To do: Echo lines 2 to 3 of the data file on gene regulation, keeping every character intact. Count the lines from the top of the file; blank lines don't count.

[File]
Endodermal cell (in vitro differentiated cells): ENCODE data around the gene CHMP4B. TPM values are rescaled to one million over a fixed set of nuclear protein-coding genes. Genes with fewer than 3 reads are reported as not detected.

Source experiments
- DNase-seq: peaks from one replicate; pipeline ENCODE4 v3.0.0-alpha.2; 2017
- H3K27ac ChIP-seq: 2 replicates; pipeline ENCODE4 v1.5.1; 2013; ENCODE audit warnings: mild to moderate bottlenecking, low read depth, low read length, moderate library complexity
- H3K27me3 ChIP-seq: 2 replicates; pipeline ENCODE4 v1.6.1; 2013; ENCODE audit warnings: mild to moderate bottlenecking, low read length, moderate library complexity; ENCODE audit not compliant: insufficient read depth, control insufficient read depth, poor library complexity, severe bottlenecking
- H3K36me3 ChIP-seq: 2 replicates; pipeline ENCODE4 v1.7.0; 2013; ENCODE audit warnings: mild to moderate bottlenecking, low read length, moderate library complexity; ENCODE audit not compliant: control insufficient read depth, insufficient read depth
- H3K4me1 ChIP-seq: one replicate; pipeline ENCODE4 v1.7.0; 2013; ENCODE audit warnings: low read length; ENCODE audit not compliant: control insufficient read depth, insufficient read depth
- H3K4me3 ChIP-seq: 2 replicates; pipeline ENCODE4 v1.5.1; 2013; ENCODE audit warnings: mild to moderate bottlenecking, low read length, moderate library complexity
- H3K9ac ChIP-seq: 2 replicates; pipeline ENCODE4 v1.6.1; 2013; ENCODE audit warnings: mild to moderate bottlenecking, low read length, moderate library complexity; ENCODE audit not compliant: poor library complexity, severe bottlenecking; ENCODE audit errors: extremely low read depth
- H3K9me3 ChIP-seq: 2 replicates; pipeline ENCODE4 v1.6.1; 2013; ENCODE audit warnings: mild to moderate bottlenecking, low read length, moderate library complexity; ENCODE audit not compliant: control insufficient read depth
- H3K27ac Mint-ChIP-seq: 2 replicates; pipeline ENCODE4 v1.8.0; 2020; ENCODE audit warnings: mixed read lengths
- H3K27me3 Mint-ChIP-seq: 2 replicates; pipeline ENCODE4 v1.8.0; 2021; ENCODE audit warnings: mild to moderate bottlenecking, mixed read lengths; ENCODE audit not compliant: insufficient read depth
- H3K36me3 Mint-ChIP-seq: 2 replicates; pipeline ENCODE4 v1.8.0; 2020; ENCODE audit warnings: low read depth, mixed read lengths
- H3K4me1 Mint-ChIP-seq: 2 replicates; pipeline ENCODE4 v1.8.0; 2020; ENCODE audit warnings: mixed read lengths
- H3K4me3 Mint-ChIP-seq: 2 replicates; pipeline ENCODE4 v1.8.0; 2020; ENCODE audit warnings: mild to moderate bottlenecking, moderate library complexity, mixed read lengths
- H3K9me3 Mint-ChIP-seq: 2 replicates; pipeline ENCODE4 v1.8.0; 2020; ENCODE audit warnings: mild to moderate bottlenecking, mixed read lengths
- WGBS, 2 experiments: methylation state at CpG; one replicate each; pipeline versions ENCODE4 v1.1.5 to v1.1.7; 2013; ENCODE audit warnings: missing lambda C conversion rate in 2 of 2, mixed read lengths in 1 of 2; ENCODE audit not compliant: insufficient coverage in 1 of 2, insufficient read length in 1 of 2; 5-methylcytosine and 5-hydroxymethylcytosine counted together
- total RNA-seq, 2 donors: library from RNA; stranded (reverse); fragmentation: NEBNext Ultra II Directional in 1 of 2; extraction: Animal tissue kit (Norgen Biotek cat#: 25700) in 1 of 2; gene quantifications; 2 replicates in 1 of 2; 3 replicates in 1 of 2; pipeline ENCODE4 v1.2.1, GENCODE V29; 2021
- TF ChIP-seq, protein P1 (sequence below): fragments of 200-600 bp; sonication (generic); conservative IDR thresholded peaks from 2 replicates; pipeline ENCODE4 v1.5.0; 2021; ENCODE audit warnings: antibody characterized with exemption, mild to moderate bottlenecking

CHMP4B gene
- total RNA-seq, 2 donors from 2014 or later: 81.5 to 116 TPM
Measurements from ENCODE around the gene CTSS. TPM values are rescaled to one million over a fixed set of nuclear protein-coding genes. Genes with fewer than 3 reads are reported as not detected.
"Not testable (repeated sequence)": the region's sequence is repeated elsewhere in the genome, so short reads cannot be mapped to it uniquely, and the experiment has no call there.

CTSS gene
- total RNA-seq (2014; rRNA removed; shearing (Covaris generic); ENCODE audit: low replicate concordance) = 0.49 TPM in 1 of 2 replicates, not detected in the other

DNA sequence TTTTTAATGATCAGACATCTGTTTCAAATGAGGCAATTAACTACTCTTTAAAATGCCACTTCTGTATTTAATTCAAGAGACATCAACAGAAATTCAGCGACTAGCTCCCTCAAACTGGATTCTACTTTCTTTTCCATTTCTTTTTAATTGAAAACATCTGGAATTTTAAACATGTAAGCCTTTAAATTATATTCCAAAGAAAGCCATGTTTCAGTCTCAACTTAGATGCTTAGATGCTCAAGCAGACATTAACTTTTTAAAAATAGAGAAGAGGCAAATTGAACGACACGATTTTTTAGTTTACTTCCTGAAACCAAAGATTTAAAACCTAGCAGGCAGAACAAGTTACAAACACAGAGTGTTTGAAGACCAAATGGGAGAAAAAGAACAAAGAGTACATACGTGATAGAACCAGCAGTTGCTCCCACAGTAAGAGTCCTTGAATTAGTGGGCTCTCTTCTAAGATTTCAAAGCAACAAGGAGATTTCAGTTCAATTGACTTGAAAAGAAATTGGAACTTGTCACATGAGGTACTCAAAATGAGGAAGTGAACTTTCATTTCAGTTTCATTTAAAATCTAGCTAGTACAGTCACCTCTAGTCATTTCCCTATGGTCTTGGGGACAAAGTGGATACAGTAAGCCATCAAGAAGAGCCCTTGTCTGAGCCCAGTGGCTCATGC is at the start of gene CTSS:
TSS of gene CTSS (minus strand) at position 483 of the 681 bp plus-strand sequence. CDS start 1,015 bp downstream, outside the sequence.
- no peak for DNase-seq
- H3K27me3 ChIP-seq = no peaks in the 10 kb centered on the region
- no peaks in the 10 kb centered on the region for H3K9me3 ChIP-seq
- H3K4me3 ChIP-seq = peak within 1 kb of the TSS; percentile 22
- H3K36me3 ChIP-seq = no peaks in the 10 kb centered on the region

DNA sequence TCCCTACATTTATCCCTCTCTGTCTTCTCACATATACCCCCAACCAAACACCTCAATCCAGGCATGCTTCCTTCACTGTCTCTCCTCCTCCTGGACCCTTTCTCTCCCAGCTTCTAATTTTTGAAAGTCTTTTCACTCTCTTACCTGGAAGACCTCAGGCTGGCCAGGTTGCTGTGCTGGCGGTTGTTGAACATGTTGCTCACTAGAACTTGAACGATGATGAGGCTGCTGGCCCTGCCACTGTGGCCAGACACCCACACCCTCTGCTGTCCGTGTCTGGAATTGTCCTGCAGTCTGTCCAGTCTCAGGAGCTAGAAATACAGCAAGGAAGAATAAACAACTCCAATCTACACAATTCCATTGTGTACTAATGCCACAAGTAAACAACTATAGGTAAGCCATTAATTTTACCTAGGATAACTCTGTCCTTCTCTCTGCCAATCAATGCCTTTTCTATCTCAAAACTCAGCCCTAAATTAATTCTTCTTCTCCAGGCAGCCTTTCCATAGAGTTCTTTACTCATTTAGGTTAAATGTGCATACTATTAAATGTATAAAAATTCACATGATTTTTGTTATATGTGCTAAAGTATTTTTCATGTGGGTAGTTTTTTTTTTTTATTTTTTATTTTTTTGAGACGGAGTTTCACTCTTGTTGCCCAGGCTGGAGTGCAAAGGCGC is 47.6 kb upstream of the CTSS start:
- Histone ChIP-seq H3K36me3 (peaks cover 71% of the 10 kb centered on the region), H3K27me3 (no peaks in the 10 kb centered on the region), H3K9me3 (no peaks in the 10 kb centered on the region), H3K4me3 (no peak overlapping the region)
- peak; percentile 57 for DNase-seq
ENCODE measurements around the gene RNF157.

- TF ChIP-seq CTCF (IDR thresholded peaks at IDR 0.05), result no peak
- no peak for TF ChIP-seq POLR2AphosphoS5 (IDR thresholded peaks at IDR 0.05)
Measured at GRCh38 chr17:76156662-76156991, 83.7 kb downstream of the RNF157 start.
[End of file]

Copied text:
Source experiments
- DNase-seq: peaks from one replicate; pipeline ENCODE4 v3.0.0-alpha.2; 2017